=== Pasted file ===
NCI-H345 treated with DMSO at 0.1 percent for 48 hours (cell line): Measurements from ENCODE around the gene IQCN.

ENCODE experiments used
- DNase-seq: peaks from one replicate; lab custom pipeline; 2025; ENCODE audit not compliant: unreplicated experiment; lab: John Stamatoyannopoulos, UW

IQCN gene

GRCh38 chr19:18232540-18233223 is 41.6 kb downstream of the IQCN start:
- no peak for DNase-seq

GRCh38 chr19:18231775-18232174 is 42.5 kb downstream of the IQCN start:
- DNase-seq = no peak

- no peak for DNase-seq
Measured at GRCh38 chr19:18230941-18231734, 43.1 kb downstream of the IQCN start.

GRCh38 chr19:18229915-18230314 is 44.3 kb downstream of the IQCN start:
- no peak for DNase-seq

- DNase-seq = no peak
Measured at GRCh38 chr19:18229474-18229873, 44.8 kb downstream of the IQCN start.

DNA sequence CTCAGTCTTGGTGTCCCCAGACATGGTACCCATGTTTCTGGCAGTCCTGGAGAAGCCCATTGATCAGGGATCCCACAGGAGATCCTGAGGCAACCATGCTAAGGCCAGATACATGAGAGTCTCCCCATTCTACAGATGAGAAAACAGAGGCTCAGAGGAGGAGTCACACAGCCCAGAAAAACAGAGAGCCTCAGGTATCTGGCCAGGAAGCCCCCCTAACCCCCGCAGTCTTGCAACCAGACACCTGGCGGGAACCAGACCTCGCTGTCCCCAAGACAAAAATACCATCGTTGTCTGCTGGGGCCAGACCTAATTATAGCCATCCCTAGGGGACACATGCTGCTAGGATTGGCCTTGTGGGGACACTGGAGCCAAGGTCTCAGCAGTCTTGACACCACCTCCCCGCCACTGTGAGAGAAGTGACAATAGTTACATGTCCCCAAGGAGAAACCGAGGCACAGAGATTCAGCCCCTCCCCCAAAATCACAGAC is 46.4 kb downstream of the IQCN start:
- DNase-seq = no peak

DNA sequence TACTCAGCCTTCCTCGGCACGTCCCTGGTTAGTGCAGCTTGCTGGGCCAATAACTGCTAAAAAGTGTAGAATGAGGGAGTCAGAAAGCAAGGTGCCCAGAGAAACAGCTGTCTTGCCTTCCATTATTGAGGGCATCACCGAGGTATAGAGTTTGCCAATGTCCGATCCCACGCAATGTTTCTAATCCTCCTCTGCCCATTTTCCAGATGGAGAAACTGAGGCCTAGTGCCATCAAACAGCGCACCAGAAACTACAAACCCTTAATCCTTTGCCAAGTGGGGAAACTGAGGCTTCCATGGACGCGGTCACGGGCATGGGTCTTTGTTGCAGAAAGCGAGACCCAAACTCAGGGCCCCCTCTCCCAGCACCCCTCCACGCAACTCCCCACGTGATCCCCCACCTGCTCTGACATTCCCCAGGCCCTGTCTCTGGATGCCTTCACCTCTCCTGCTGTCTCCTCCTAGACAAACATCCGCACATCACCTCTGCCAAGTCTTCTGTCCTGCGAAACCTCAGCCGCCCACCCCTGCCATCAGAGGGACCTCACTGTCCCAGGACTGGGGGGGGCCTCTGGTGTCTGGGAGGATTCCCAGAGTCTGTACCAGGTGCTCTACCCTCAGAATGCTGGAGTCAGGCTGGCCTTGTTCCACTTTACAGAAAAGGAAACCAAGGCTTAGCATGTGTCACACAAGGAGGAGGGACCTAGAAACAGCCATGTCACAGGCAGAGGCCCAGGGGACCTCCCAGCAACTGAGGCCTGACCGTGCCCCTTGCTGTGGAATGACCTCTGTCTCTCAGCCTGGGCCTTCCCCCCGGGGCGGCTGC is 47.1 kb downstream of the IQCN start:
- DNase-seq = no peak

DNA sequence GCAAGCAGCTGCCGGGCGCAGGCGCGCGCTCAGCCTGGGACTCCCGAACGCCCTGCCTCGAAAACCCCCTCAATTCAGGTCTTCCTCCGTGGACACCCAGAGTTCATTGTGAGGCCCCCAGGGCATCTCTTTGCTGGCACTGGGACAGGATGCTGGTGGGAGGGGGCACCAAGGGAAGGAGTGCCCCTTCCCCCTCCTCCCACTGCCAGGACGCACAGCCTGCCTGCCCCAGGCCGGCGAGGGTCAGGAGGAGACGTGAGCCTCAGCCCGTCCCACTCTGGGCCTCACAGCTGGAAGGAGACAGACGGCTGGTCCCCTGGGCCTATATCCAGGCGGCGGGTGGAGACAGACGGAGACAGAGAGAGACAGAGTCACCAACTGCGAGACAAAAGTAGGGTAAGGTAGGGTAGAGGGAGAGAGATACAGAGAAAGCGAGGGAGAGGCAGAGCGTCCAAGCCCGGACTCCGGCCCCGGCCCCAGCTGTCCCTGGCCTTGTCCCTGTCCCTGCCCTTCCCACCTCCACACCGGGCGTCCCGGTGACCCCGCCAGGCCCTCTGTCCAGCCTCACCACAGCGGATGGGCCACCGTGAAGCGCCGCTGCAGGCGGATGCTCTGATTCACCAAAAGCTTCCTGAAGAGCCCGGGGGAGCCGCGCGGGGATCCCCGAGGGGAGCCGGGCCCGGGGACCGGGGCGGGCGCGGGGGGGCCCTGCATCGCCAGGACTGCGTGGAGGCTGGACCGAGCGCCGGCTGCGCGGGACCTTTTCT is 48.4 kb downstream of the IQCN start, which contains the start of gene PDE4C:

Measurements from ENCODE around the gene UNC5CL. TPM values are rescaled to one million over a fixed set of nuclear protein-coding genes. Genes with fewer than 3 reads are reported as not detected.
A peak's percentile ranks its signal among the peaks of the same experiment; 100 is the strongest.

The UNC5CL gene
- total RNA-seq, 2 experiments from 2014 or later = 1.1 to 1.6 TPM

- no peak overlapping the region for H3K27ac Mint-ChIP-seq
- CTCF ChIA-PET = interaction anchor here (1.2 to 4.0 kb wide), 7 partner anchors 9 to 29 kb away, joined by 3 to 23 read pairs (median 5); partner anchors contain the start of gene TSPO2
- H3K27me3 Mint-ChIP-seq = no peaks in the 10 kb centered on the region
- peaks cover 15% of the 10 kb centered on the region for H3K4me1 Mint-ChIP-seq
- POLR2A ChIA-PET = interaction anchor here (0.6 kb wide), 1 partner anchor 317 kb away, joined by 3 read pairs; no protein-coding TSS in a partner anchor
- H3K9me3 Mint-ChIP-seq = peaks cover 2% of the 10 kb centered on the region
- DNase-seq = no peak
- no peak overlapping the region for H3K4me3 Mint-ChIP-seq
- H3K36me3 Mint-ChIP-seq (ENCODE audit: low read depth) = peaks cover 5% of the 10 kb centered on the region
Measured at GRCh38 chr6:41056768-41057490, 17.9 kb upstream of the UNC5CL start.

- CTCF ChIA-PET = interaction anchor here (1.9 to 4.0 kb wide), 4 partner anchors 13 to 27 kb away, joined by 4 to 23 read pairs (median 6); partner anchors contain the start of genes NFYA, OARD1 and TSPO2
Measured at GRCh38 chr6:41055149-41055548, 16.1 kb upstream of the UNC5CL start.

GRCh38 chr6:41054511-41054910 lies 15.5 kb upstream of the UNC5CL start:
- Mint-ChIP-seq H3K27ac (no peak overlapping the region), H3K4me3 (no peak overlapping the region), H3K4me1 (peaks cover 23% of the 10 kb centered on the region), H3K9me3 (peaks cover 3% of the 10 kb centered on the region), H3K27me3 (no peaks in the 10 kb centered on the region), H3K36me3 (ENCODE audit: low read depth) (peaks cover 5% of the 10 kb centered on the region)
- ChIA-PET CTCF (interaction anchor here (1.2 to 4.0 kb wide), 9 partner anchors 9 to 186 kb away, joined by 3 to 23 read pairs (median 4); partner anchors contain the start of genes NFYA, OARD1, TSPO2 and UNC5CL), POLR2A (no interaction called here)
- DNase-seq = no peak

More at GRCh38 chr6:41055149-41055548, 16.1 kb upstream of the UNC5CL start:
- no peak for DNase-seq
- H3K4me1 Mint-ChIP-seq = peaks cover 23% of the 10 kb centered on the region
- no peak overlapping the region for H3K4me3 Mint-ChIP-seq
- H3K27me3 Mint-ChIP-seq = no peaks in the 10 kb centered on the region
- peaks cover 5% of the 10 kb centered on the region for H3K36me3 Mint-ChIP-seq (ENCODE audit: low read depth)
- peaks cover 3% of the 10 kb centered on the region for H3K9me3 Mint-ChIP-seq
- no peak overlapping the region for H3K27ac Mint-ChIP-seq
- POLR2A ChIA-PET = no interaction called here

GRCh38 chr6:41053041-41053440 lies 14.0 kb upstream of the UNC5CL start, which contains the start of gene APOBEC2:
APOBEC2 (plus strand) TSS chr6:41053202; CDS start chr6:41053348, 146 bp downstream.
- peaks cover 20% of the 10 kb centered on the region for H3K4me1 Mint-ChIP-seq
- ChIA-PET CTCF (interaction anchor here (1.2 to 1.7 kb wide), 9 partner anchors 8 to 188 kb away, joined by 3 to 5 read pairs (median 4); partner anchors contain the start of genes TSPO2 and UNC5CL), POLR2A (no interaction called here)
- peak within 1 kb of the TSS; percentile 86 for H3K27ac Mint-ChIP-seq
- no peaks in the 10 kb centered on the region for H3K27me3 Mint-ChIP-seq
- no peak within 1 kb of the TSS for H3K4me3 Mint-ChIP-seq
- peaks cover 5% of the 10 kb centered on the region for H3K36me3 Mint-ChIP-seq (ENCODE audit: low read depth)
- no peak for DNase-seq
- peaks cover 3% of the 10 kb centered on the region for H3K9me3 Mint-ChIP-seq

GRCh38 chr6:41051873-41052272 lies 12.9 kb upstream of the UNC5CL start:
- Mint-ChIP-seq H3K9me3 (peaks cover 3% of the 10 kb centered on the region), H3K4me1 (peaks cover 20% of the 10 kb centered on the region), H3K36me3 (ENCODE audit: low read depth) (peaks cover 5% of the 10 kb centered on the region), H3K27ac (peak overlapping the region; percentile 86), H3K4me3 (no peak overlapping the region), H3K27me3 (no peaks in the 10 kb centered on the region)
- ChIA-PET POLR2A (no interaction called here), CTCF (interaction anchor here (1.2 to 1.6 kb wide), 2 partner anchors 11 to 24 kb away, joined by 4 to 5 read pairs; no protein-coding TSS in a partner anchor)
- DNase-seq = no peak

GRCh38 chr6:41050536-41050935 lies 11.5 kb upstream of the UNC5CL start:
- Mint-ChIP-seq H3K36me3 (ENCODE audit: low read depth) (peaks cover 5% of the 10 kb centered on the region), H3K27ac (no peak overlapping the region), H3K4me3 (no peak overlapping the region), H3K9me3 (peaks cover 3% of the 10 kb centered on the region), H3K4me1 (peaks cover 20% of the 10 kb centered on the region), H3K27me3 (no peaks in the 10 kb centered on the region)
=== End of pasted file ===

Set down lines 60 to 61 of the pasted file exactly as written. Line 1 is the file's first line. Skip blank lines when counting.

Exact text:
- Mint-ChIP-seq H3K9me3 (peaks cover 3% of the 10 kb centered on the region), H3K4me1 (peaks cover 20% of the 10 kb centered on the region), H3K36me3 (ENCODE audit: low read depth) (peaks cover 5% of the 10 kb centered on the region), H3K27ac (peak overlapping the region; percentile 86), H3K4me3 (no peak overlapping the region), H3K27me3 (no peaks in the 10 kb centered on the region)
- ChIA-PET POLR2A (no interaction called here), CTCF (interaction anchor here (1.2 to 1.6 kb wide), 2 partner anchors 11 to 24 kb away, joined by 4 to 5 read pairs; no protein-coding TSS in a partner anchor)